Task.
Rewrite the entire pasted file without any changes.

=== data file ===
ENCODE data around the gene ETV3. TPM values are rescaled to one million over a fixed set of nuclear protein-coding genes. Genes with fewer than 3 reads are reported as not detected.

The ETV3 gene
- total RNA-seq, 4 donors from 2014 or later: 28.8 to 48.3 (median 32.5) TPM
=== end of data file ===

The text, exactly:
ENCODE data around the gene ETV3. TPM values are rescaled to one million over a fixed set of nuclear protein-coding genes. Genes with fewer than 3 reads are reported as not detected.

The ETV3 gene
- total RNA-seq, 4 donors from 2014 or later: 28.8 to 48.3 (median 32.5) TPM